Calci lies at the foot of Mount Pisano, facing the plain of Pisa and the sea, enclosed by two valleys like a horseshoe, which form a natural amphitheatre called Valle Graziosa, the Pretty Valley. Since the Middle Ages the rivers of the two valleys, known as the Zambre, were conveyed into a masonry canal which enabled the development of mills driven by water wheel. The wool trade followed shortly after, together with olive growing and the picking of myrtle berries, which once retted are used to tan hides.
During the Middle Ages Calci followed the fortunes of the Republic of Pisa, to whom it supplied timber for building boats. In addition to the many churches and monasteries in Calci, there were also castles and towers which made the town a strategic area for the Republic. Nevertheless, it fell, together with Pisa, under the dominion of Florence in 1406. When the Republic of Florence ended in 1530, Calci and the State of Pisa were absorbed together with Florence, in the Grand Duchy of Tuscany. Only in 1867 did Calci become an independent commune, and by that time it had 104 mills and 34 oil mills. Unfortunately during the two World Wars there was an economic crisis and many mills were converted into residential houses. However, the leather production went on together with olive growing, tourism, woodwork and even glasswork with achievements such as the Inverted Pyramid in the Carrousel du Louvre shopping mall, the rotating glass cupola of the world clock in Manezhnaya Square in Moscow, and the glass bridge that connects the Aquarium of Genova to the Large Blue Ship, the exhibition space famous for its Mediterranean cliffs, coral reefs and the reconstruction of the Madagascar rainforest.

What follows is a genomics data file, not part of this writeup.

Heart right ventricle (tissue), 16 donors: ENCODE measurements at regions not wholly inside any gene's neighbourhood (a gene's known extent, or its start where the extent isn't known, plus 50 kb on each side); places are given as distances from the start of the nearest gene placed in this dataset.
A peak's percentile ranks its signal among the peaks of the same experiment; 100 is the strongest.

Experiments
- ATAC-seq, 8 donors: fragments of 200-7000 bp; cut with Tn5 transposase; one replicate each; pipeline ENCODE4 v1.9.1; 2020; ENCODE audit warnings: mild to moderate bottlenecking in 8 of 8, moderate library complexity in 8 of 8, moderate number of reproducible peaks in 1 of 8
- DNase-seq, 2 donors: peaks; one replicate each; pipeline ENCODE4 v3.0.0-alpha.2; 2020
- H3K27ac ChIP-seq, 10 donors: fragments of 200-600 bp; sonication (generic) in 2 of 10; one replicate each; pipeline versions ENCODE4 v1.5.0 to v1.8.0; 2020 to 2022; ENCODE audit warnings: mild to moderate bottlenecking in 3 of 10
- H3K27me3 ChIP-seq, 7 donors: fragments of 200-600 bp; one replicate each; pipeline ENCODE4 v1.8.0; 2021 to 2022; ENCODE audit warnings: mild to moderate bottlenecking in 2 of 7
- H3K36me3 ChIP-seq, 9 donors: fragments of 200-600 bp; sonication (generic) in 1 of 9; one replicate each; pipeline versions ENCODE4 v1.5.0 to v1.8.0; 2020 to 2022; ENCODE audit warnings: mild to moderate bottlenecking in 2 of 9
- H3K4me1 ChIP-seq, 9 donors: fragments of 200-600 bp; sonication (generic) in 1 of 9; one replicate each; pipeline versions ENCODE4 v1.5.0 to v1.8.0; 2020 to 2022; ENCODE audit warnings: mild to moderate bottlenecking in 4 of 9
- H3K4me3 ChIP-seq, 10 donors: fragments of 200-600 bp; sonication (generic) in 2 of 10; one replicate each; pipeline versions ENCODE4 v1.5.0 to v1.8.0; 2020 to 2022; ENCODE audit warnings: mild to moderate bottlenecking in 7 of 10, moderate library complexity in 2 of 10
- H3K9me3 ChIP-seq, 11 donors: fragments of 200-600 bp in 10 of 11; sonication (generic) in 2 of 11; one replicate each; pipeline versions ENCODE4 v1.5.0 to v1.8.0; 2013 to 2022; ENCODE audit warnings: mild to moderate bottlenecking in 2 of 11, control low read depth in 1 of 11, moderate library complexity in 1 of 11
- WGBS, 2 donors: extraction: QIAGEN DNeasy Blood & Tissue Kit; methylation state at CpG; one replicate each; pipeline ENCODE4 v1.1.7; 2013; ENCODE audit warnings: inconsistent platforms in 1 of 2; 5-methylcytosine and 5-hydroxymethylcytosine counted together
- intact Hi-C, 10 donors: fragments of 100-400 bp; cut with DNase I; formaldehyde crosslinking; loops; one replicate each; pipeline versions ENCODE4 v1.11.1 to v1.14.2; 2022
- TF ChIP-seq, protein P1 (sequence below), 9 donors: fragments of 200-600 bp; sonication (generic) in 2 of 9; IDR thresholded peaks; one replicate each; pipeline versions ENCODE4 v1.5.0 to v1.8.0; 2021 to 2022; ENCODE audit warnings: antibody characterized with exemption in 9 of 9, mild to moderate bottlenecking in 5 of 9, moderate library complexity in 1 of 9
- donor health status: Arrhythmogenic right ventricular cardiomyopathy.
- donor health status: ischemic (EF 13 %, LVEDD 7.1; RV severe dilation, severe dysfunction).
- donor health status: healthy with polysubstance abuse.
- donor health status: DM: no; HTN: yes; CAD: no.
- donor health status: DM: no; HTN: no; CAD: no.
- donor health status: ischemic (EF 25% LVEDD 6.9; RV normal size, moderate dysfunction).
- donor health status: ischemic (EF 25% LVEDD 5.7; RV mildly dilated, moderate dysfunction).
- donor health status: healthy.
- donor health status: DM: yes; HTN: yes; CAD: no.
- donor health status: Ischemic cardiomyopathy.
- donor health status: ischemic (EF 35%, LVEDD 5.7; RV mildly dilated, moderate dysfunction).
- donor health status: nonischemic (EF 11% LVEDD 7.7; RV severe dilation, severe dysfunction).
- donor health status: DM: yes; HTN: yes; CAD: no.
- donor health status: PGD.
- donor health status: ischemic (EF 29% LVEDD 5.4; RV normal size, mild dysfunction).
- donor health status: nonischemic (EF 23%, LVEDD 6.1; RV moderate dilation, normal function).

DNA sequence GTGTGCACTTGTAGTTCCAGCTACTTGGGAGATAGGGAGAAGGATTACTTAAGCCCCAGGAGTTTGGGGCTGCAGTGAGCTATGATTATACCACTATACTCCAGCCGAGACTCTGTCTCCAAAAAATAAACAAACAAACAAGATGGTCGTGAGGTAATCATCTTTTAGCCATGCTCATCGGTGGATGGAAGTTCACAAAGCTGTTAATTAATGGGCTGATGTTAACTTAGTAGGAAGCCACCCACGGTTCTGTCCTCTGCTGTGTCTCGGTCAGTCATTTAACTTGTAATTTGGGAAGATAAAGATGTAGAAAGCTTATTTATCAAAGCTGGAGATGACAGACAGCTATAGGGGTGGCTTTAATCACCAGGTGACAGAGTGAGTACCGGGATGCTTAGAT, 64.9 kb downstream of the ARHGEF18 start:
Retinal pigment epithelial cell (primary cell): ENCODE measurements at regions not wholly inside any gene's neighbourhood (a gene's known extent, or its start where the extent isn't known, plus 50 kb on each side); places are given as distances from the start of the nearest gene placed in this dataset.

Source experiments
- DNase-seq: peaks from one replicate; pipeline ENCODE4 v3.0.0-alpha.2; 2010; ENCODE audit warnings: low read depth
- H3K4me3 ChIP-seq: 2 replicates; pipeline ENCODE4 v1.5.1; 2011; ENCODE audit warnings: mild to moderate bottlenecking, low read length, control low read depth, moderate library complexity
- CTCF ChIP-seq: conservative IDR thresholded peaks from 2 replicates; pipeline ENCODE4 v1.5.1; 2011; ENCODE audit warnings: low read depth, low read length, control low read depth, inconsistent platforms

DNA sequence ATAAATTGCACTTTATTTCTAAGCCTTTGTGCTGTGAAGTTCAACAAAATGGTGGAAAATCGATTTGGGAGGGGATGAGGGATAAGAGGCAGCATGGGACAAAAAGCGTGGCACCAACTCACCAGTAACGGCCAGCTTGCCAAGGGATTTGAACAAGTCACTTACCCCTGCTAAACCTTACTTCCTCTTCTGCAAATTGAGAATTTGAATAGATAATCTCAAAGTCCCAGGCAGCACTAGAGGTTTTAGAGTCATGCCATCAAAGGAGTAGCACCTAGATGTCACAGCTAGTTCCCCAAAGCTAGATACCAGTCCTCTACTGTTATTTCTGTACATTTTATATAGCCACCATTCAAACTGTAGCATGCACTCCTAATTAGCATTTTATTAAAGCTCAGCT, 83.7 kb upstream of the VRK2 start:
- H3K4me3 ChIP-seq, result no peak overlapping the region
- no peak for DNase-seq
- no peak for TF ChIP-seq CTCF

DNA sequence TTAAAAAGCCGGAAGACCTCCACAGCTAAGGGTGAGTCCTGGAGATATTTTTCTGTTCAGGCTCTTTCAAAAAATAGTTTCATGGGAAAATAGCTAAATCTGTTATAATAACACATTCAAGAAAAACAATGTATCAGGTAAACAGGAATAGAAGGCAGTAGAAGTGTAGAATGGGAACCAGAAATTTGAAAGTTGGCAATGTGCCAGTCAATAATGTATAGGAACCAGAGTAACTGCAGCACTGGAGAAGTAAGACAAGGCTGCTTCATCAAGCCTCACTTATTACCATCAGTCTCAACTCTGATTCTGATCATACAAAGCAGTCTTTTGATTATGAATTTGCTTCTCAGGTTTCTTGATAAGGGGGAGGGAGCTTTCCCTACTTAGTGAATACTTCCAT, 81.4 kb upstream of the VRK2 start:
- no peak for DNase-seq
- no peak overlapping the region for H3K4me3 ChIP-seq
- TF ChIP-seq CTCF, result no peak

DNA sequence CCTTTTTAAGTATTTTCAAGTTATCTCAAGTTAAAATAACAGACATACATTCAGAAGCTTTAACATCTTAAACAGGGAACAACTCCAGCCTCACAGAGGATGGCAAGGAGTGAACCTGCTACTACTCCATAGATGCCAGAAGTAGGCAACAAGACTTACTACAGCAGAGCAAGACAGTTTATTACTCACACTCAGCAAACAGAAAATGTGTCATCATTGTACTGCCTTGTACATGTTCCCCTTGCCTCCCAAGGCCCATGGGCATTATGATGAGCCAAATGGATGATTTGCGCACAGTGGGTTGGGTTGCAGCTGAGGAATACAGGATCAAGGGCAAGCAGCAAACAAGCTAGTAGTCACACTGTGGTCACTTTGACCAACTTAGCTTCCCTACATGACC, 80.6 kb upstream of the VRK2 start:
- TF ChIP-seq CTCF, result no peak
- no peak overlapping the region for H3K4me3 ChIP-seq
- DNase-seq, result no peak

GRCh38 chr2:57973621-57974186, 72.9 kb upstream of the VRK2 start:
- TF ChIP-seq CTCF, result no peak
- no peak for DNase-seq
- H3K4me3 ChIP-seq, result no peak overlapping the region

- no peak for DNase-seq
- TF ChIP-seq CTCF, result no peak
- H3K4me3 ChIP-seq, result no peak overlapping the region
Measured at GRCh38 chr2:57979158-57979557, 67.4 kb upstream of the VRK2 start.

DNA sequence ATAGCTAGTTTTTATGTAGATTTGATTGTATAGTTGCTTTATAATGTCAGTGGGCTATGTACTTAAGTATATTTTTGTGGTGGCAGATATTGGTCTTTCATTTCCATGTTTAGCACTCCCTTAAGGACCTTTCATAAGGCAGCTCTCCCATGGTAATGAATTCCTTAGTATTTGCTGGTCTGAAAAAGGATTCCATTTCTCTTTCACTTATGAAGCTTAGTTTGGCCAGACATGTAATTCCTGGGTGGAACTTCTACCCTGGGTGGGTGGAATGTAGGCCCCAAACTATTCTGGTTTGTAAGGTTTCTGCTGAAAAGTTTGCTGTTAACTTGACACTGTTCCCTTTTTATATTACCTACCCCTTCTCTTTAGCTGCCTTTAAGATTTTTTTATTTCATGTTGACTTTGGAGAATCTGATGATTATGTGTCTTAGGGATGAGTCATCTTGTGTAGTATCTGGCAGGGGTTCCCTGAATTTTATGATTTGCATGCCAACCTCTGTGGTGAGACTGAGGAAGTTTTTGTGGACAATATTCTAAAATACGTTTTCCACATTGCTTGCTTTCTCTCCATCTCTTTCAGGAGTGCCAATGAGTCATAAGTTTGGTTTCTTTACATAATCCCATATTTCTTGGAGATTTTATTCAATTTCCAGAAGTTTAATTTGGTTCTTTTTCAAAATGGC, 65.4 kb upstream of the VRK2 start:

The landscape around Calci is beautiful, embellished by the ancient churches and monasteries of which this territory is rich. Its main attraction is the magnificent Calci Charterhouse, la Certosa di Calci, which houses a natural history museum of the University of Pisa, yet nearby, in the tiny hamlet of Nicosia, lies hidden the Church of St. Augustine. Both the convent and church were built between 1258 and 1264 on initiative of Ugo da Fagiano, bishop of Nicosia in Cyprus, for the Augustinians. Except for the church and the bell tower, which are used by the parish of Calci, the convent is unfortunately in a state of complete abandonment.
However, in the cloister of the Convent of Nicosia there are citrus trees and two secular camellias, one with pink flowers and the other with white. The camellia has always been a symbol of beauty, with a taste for the exotic, as well as a fundamental element of many beautiful parks. The convent’s cloister, usually closed to the public, is opening its gates from the 31st March to the 1st April so as to let everyone admire the magical spring magnificence of these camellias. The event, at its sixth edition, is known as Le Camelie nel Chiostro, the Camellias in the Cloister. There will also be various installations on the theme of “Testimonies and Memories of Life in Nicosia”, which will show how the convent was once lived, the daily life of the friars, religious rites and festivities, war stories, as well as games for children, folk music, a photo contest, observation of the sky, workshops for both adults and children, a visit of Nicosia and its surroundings and a snack of bruschettas. How to unite the sacred and the profane.